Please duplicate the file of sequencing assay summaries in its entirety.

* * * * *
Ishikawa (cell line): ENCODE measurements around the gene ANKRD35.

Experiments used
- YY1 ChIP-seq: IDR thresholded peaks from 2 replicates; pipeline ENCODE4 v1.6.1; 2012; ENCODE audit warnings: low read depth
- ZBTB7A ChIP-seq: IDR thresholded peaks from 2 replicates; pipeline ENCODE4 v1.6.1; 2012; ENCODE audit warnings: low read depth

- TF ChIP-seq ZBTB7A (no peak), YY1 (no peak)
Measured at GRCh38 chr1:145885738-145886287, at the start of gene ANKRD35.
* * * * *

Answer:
Ishikawa (cell line): ENCODE measurements around the gene ANKRD35.

Experiments used
- YY1 ChIP-seq: IDR thresholded peaks from 2 replicates; pipeline ENCODE4 v1.6.1; 2012; ENCODE audit warnings: low read depth
- ZBTB7A ChIP-seq: IDR thresholded peaks from 2 replicates; pipeline ENCODE4 v1.6.1; 2012; ENCODE audit warnings: low read depth

- TF ChIP-seq ZBTB7A (no peak), YY1 (no peak)
Measured at GRCh38 chr1:145885738-145886287, at the start of gene ANKRD35.